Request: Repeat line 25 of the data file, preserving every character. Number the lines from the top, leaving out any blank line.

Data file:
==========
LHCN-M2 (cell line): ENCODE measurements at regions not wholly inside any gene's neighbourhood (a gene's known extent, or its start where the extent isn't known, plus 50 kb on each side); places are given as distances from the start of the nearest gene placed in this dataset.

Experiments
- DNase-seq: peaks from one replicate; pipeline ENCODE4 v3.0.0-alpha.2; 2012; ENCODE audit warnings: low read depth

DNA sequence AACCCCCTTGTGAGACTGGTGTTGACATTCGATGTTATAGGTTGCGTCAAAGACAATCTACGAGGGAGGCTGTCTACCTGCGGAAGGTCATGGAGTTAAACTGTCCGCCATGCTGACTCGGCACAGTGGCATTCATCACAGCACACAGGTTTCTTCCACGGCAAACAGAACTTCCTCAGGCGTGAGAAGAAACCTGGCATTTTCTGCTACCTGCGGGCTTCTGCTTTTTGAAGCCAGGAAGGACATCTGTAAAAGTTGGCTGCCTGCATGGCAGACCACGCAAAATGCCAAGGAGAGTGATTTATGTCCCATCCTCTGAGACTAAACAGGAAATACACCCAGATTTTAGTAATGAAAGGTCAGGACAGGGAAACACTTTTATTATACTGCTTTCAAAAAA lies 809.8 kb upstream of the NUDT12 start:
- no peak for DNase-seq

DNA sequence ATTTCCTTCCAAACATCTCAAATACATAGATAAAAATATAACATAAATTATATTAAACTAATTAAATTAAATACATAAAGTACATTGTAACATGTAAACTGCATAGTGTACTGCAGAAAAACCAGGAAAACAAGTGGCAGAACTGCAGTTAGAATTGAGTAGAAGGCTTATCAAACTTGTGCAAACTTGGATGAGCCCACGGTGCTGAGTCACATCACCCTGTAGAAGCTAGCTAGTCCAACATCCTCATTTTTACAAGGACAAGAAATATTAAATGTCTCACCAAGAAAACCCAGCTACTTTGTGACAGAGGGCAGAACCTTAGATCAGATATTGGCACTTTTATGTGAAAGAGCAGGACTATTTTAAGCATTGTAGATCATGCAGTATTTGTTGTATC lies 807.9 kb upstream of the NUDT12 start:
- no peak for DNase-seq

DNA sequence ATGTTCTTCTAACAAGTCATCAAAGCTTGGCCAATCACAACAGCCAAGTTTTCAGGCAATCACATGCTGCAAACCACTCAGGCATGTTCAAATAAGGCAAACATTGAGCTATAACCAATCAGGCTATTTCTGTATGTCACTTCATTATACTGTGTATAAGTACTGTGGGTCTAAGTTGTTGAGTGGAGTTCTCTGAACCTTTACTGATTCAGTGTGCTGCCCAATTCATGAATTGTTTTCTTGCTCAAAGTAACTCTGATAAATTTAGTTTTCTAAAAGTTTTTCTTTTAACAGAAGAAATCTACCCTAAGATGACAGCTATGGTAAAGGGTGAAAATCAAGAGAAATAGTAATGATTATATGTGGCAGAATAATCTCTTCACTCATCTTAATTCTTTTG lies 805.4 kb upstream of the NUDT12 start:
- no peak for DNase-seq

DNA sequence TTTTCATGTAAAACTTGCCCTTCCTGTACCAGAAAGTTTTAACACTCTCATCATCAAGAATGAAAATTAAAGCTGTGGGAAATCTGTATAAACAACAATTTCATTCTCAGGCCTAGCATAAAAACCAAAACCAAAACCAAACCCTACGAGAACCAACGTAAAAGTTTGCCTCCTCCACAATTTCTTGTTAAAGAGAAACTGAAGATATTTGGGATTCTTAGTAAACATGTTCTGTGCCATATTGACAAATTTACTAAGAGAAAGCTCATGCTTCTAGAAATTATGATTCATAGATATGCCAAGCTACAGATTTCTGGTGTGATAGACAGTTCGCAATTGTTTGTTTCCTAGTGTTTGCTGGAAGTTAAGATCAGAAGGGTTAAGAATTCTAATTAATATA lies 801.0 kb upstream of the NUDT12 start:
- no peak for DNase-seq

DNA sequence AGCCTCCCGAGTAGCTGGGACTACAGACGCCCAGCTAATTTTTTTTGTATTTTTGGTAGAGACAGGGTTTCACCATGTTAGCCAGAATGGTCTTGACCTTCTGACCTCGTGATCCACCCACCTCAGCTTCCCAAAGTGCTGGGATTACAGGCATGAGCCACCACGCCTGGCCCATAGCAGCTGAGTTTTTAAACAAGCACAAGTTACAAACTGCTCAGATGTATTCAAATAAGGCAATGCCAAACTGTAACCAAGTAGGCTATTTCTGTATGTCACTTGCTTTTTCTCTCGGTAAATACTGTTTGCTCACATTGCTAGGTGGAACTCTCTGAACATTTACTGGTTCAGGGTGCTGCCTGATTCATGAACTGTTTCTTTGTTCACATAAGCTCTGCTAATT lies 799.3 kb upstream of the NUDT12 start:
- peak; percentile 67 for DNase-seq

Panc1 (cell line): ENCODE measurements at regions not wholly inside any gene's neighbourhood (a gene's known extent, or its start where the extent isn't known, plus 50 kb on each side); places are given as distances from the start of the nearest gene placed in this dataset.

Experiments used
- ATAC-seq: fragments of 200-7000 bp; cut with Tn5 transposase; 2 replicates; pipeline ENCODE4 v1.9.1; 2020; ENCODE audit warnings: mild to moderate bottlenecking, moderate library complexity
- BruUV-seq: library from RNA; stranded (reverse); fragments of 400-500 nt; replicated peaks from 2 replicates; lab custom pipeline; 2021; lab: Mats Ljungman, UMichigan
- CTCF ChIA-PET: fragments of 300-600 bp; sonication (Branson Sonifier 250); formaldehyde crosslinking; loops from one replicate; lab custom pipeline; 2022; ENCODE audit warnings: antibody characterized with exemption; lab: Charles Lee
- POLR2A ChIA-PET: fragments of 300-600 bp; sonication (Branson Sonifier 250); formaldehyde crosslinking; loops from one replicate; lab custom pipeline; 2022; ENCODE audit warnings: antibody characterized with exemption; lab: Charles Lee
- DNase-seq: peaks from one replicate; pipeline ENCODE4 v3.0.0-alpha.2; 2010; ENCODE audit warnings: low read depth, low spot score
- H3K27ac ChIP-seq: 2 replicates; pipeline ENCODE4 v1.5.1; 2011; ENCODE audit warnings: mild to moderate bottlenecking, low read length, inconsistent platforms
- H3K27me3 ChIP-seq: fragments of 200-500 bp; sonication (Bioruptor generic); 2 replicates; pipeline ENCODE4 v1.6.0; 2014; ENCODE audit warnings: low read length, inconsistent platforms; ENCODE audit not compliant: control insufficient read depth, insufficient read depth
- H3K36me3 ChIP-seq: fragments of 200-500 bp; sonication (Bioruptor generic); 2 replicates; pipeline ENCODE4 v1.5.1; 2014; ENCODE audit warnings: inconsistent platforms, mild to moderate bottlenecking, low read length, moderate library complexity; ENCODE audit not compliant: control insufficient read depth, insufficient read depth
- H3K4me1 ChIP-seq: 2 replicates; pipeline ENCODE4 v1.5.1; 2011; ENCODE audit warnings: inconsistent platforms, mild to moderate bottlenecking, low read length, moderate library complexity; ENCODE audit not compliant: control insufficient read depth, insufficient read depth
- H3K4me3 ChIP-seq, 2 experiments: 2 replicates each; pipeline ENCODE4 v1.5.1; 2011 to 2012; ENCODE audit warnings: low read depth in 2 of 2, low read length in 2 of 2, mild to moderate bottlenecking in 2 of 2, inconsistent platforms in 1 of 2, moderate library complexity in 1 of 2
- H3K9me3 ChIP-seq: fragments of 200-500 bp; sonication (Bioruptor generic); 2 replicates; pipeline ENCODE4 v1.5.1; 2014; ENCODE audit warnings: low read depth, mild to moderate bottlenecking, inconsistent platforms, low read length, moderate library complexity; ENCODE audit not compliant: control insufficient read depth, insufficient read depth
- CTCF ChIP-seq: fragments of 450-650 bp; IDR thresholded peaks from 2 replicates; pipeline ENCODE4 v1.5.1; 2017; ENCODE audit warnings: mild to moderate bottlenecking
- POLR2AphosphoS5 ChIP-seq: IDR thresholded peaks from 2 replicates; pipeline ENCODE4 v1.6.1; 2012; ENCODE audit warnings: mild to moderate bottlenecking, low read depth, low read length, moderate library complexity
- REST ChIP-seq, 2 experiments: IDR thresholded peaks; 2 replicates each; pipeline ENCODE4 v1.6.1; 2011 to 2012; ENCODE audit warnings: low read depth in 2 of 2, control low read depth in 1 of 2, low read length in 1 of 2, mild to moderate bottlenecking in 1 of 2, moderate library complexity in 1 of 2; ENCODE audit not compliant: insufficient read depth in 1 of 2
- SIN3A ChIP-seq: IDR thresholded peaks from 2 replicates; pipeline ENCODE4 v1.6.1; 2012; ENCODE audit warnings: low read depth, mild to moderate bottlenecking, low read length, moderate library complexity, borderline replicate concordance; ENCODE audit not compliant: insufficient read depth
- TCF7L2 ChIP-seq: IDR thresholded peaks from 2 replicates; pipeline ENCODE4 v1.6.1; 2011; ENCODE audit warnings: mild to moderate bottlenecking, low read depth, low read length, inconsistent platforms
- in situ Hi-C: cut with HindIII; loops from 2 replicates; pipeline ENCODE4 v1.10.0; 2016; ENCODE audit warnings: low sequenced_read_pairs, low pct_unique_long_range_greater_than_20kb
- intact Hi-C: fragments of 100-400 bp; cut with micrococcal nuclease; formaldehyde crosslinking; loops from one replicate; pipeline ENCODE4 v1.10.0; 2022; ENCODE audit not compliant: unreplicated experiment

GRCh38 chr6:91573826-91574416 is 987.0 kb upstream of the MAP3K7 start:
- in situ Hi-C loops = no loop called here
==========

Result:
- H3K4me3 ChIP-seq, 2 experiments: 2 replicates each; pipeline ENCODE4 v1.5.1; 2011 to 2012; ENCODE audit warnings: low read depth in 2 of 2, low read length in 2 of 2, mild to moderate bottlenecking in 2 of 2, inconsistent platforms in 1 of 2, moderate library complexity in 1 of 2